DD: What is your philosophy about your career?

BU: If it makes sense, go do it.

The Trip To Bountiful, by Horton Foote, is directed by Michael Wilson and stars Blair Underwood, Cicely Tyson, Vanessa Williams, Jurnee Smollett-Bell, Devon Abner, Wade Dooley, Arthur French, Pat Bowie, Russell Edge, Keiana Richard, Duane Shepard, Sr., Dalila Ali Rajah and Desean Kevin Terry.

The Trip To Bountiful, Ahmanson Theater, 135 N. Grand Avenue, Los Angeles; 8 p.m. Tues.-Fri.; 2 and 8 p.m. Sat., 1 p.m. Sun., no Monday performances; Exceptions: Added 6:30 p.m. performance on Sundays, Oct. 5 and 19;  Added 2 p.m. performance on Thurs., Oct. 30; No 1 p.m. performance on Sundays, October 5 and 19. No 8 p.m. performance on Tues., Oct. 28; Through Nov. 2; $25-$115; www.CenterTheatreGroup.org or 213 972-4400.

Tuesday, September 23, 2014

Angela Meryl Pens 'How To' Handbook On Stunts



By Darlene Donloe

Angela Meryl has literally kicked, fought and scratched her way to a successful career in Hollywood.

She’s appeared in numerous films and television shows, but the audience doesn’t have a clue about her identity. She’s worked with the likes of Beyonce (Obsessed), Halle Berry (Extant), Rihanna (Battleship), Sanaa Lathan (The Perfect Guy), Kimberly Elise (Dope) and Vivica Fox (Kill Bill) – but film and television fans have never seen her face – and for good reason.

That’s because for the last 14 years, Meryl has been a Hollywood stuntwoman.

She has bungee jumped, jumped off rooftops, fallen great heights from tall buildings, had numerous fist fights and ended up with her share of scrapes, bumps and bruises. And, this self-proclaimed tomboy loves every minute of it.

In what she calls a way of ‘giving back,’ the 5’7” veteran stuntwoman penned, Stunts: The How To Handbook, Secrets From An Award Winning Hollywood Stunt Woman, a tome on not only her career, but also a ‘how to’ for ‘would-be’ stunt enthusiasts interested in getting into the business.

I recently spoke to the New Jersey native and mother of one about her career, the book and what’s next.

DD: Lets start from the beginning. How did you get started doing stunts and when?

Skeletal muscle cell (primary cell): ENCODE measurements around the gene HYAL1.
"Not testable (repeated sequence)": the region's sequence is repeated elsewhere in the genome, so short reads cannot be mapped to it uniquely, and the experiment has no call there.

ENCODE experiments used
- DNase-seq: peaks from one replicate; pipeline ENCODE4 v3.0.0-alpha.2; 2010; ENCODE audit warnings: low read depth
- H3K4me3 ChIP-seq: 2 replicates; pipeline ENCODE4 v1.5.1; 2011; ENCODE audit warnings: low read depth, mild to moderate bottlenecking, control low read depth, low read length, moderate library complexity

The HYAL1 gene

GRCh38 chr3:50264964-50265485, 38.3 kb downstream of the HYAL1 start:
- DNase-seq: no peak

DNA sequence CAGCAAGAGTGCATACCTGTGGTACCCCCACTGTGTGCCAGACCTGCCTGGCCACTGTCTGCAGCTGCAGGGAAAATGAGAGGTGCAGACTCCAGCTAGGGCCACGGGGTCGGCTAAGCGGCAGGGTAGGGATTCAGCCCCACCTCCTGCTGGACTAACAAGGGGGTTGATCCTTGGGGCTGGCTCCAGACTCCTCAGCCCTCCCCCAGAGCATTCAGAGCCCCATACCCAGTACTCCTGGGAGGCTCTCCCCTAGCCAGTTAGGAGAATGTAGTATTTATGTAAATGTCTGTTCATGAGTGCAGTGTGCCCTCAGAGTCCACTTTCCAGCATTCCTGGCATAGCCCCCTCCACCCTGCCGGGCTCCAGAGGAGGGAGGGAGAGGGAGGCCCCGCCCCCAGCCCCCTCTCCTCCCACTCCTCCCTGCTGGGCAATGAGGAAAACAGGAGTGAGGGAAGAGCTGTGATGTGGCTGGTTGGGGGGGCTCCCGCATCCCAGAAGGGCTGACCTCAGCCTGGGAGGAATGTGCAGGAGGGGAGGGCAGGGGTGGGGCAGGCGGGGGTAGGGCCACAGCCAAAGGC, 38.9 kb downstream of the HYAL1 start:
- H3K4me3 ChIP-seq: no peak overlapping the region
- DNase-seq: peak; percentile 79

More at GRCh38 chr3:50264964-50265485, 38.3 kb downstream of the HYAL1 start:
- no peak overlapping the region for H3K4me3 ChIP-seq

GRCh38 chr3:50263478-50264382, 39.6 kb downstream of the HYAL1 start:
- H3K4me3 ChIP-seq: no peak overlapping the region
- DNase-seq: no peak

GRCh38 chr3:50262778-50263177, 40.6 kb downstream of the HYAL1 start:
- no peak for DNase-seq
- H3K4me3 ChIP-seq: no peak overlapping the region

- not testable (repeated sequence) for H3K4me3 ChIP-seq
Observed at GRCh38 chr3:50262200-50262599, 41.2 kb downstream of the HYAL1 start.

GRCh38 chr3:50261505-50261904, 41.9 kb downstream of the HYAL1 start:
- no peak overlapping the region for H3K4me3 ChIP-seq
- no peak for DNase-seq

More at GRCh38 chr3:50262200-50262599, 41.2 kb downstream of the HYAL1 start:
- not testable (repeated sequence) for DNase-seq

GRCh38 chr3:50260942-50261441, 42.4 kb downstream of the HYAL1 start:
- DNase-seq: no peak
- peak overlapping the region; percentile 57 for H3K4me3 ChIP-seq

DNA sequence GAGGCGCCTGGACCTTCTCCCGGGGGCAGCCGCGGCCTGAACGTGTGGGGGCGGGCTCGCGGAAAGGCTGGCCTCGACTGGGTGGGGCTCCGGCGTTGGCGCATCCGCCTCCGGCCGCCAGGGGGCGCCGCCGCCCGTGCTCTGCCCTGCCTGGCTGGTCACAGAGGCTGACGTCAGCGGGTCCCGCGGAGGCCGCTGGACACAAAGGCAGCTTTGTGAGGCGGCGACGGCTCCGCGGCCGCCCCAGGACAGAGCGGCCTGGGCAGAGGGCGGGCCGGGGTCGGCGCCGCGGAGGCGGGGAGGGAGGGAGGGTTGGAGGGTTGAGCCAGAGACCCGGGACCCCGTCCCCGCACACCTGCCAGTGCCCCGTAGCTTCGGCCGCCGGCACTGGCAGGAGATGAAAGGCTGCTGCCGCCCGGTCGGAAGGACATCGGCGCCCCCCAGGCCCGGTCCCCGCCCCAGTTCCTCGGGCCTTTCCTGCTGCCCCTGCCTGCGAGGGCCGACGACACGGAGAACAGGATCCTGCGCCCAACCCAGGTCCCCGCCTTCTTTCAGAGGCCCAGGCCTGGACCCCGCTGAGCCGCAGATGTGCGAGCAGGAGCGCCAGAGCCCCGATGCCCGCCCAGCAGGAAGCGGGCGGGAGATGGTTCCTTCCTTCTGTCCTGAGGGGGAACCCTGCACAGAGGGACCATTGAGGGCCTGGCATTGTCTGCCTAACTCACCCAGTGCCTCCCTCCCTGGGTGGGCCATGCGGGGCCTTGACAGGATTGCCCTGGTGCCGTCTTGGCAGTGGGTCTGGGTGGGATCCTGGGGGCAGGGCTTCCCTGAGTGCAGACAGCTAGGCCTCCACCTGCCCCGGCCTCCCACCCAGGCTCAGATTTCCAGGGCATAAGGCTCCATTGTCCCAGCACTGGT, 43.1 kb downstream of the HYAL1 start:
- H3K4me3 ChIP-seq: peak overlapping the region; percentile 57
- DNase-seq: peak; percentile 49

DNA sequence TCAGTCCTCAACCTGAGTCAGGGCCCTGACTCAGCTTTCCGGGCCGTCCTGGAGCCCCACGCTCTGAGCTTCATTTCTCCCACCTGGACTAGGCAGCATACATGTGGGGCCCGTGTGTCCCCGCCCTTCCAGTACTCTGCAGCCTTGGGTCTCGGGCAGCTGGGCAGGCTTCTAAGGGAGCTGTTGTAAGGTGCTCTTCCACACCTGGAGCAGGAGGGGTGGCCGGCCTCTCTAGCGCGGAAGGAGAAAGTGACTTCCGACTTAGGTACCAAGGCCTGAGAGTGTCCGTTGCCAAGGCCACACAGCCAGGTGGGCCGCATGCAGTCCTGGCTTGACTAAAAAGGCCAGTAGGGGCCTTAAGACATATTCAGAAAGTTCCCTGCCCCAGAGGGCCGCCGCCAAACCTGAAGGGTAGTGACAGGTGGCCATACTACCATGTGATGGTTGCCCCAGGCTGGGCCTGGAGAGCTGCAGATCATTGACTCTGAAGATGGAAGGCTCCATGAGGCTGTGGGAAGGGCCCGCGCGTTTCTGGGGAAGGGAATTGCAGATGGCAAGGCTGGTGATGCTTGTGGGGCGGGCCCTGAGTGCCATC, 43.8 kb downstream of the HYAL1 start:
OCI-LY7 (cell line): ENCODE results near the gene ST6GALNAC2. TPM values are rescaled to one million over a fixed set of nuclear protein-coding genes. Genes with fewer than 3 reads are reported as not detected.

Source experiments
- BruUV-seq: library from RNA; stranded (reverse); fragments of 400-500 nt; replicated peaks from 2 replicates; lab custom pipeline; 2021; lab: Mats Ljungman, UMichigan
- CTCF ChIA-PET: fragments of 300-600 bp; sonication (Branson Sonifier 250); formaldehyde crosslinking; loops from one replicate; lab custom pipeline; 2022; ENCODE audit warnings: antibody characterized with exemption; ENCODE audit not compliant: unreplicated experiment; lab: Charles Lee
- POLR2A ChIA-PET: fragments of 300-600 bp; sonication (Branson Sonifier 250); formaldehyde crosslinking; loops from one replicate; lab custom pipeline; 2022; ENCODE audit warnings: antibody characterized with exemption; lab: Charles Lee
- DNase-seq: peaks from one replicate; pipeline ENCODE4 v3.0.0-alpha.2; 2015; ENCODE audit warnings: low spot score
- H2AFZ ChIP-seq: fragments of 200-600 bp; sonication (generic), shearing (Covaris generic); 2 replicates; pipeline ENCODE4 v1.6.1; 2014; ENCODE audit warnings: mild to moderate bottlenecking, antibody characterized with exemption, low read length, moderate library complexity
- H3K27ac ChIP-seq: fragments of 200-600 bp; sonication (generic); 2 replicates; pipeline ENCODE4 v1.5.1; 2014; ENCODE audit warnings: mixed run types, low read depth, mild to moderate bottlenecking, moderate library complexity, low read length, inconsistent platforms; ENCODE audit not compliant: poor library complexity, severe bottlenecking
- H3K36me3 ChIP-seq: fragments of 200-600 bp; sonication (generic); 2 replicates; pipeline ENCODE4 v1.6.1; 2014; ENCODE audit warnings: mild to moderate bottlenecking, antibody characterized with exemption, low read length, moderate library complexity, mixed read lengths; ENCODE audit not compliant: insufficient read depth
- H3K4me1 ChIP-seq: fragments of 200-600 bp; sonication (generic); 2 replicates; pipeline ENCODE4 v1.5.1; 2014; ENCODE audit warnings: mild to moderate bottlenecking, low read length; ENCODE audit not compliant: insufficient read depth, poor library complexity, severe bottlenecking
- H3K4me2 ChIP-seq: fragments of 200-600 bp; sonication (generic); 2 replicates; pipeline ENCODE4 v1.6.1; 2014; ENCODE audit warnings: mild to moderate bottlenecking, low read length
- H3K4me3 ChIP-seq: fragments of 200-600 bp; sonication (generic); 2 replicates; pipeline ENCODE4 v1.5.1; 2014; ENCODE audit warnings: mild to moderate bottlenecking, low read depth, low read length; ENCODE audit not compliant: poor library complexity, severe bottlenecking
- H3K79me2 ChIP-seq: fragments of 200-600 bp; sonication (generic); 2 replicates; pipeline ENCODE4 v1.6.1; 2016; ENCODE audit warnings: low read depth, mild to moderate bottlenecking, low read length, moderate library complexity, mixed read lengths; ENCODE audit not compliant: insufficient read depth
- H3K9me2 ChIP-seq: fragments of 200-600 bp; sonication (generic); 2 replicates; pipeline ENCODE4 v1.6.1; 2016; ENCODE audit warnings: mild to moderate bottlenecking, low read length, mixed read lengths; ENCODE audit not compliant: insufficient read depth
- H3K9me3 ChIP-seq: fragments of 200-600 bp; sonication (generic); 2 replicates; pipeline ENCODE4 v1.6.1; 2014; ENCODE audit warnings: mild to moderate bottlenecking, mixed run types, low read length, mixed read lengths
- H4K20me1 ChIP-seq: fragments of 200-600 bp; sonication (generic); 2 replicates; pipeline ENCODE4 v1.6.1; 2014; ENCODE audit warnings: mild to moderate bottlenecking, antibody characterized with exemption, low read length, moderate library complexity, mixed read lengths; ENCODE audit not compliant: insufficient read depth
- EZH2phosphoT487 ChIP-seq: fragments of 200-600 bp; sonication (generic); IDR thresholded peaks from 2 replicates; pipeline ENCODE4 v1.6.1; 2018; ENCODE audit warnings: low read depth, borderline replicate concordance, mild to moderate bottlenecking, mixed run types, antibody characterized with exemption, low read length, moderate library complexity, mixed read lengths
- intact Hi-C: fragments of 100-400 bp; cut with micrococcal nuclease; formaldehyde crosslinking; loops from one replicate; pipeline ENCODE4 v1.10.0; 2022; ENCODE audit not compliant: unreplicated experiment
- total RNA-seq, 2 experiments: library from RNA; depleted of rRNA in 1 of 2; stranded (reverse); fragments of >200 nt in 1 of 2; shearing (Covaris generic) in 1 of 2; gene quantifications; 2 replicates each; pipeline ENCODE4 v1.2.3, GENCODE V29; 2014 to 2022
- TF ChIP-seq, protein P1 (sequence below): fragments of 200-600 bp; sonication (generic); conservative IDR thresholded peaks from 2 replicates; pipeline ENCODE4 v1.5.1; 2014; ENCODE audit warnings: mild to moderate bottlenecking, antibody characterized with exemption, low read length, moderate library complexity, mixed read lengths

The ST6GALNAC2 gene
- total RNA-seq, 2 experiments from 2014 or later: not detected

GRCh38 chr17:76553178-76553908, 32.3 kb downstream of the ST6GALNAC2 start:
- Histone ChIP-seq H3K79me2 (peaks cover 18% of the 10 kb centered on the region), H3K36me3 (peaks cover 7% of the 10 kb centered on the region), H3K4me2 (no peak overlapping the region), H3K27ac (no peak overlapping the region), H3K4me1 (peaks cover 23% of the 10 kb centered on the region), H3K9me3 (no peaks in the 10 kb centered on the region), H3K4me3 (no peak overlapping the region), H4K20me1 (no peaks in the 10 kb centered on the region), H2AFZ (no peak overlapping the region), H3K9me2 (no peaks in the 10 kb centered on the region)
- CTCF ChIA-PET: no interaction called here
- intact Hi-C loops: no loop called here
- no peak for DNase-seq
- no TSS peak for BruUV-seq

AM: I was a child playing around with my brother and his friend. I was doing things your parents don’t want you to do. You know, going for a ride on the hood of cars. I was on my brother’s hood, he stopped, I fell off. I hit my head. I was unconscious.  I was a tomboy.

DD: Is this in your blood? Do your sibling also like doing stunts.

AM: I have a brother and two sisters. None of them do stunts. My brother was a sniper. He’s a martial artist. He trains police. He’s in Maryland. He taught me a lot. It’s cool to have a brother who can do this stuff. We swap stories.

DD: What was your first stunt for pay?

AM: I did a film called, First Kid. The stunt was somebody bumping into me. It was about me giving a reaction.  Then, I was going down an escalator.  I had to get over my fear of escalators. I had a real fear of escalators. When I was a kid my shoelace got caught. I had to jump over the escalator while it was moving.

DD: How many takes to do the stunt?

AM: I think only three.

DD: How’d you get that gig?

AM: A friend was doubling Sinbad. It helps to know somebody in the business. It’s challenging if you don’t know anyone. I mean how do you start?  They don’t know anything. I wrote the book to help others get into business.

DD: How hard was it to really get into the business?

AM: I knew someone who was doing stunts. I still wanted to act. I wanted to do commercials. I did Dead Presidents with Larenz Tate. I had to drive down the street, make a left and stop.  That was my second job. Then I was recommended to do New York Undercover. From there I got another call to do something else. I didn’t know how lucrative it was. Didn’t know I could travel. My mind was expanding.

 
Angela Meryl and Beyonce in 'Obsessed'

 
DD: But you really wanted to act, right?

AM: Yes, I really wanted to act, but I knew I wanted to be physical. I wanted to model. I was doing catalog work and runway shows at the mall. I did makeup at Macy’s and Bloomingdale’s.

DD: How does one prepare to become a stuntwoman?